Low-End Theory: An Interview with Source of Yellow

Source of Yellow are a (mostly) Brooklyn-based trio who play a tightly focused strain of experimental music with a concentration and passion atypical of many improv units. The group consists of Nawi Avila, Nick Hasty, and Peter Kerlin. As the opening group on day two of the NY Eye & Ear Fest, they effectively roused me from my early afternoon stupor with a blistering set that barely topped 15 minutes. The group has just self-released their debut on vinyl and I got to speak with them about the challenges and rewards of putting out your own record, the pleasures of Charleton Heston’s The Omega Man, and their own personal low-end theory.

Max Burke: How long have you guys been together?

Peter Kerlin: Two years. Nawi and I had been in another band called The Holy Childhood and then I stopped playing music for a while and then I met Nick in this graduate program we were in; he was a student of mine, and we started playing. Nawi and I were fantasizing about having a band that would be all low-end — Nawi playing baritone sax, me playing bass…

Nawi Avila: …low-end in competing waves.

PK: So we started out with that idea and it kind of grew. We spent a year before we played, just trying stuff out, getting together a palate of sounds, a distinct palette. Nick does a lot stuff with contact mics and he has a synthesizer that he runs the contact mics through and he drums. So for a while, we developed that palette, getting it under control, and working with a basic way of playing together.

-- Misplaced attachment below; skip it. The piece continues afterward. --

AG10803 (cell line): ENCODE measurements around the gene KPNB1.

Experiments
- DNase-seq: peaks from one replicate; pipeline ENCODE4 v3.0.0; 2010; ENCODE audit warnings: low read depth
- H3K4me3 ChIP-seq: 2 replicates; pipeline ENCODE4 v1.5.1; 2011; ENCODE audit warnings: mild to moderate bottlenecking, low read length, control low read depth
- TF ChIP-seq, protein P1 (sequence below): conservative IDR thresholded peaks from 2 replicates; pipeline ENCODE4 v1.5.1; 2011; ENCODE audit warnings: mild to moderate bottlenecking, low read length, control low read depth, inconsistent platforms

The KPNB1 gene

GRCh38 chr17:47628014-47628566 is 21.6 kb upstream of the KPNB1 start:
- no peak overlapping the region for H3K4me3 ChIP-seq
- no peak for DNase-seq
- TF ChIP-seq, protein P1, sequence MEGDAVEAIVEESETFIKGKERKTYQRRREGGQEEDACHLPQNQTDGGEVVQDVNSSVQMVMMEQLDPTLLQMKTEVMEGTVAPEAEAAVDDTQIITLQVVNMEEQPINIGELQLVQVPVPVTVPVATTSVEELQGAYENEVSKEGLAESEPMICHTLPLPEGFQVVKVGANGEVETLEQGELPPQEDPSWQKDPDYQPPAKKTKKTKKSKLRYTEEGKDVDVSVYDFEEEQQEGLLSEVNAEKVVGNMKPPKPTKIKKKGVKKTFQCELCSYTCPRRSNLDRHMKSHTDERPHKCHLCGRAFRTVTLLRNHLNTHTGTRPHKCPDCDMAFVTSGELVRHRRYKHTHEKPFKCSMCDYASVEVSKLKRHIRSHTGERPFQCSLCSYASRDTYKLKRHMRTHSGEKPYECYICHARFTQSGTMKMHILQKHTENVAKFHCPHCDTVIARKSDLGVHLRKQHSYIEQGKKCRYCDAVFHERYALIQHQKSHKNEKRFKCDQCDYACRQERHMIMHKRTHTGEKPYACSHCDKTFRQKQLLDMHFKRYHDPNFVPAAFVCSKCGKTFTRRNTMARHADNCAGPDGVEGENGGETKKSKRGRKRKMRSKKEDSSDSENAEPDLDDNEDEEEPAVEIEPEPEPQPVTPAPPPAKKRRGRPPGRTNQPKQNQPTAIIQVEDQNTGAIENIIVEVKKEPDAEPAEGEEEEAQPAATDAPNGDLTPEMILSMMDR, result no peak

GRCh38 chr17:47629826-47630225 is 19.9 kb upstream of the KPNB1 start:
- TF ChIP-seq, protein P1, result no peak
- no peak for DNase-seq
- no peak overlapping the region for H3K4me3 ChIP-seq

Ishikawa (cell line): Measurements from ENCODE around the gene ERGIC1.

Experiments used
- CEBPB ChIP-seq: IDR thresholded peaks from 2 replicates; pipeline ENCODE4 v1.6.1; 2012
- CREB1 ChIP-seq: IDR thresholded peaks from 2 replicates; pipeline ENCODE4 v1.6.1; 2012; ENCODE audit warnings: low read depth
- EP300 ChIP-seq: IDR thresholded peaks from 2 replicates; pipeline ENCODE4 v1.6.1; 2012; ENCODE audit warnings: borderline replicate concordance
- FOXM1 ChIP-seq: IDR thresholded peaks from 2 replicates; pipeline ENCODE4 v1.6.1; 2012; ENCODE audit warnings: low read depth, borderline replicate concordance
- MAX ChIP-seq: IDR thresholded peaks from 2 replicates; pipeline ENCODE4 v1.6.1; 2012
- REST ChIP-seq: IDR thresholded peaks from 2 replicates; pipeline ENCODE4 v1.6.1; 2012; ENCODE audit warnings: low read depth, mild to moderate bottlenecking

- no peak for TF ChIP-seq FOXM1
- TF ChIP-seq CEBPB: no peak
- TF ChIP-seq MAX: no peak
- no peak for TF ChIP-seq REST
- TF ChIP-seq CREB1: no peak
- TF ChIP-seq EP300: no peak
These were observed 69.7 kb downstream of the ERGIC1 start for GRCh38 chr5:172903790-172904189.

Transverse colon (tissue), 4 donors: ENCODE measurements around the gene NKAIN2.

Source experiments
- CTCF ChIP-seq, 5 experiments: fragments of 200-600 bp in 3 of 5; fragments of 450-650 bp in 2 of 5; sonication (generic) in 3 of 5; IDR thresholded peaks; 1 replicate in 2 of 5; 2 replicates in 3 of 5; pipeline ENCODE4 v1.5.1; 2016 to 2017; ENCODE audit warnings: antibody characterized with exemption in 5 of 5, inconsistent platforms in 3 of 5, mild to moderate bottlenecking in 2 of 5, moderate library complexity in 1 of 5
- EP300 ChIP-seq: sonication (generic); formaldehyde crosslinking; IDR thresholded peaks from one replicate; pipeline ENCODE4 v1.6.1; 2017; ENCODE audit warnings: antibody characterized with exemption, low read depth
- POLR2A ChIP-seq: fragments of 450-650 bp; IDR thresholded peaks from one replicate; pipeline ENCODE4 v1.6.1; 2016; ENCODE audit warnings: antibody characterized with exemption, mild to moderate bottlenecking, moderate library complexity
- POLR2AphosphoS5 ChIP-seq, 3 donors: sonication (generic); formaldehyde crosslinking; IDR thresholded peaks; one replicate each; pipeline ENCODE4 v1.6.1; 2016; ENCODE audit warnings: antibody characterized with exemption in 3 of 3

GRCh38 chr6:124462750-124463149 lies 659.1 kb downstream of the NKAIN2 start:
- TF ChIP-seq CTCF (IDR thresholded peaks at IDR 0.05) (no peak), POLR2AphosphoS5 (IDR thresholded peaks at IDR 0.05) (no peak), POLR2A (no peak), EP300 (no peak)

Have you been involved with music your whole life?

PK: Pretty much my whole adult life since I was 18 or something, a lot of bands.

You just put out your first record, your first LP. Was that recorded professionally?

PK: We did it with a friend of ours — Josh Druckman — who has a studio in upstate New York, in Rock Hill, called the Outlier Inn. So he recorded it and it was pretty simple, with very minimal overdubbing. Almost a live record, in some ways. We just tried to get good performances and kept it at that, almost no editing.

NA: One of the songs has overdubs. All songs are live performances, live takes except one. Maybe that’s a fun game to find out which song has the overdub; only one of them does.

PK: The approach was just capture the performances, get the right energy. And we did the mixing and mastering at The Seaside Lounge in Brooklyn, which was great. We decided to do a limited run of 200 vinyl, and we’re still figuring out what we’re doing for digital. If people are motivated, it can be found. We’re trying to figure out what it is to put out a vinyl record yourself, what you should expect. I’ve been in groups that have done that before, but it was always the other people in the band who handled it. So this is the first time for us. But we’re excited; we love the way it came out, got a lot of nice feedback. So it’s been really exciting; we’re psyched.

All three of you guys are from New York?

PK: Nawi lives in Pennsylvania.

NA: I was in Brooklyn for a number of years. I moved back to Pennsylvania almost two years ago, so I’m a commuter.

Nick Hasty: I’m from a small town in Georgia. I lived in Athens for a couple years, but I live in Brooklyn now.

PK: So we don’t get in as much practice as we did when Nawi lived here, but we’re getting used to the new schedule and the new way of doing things.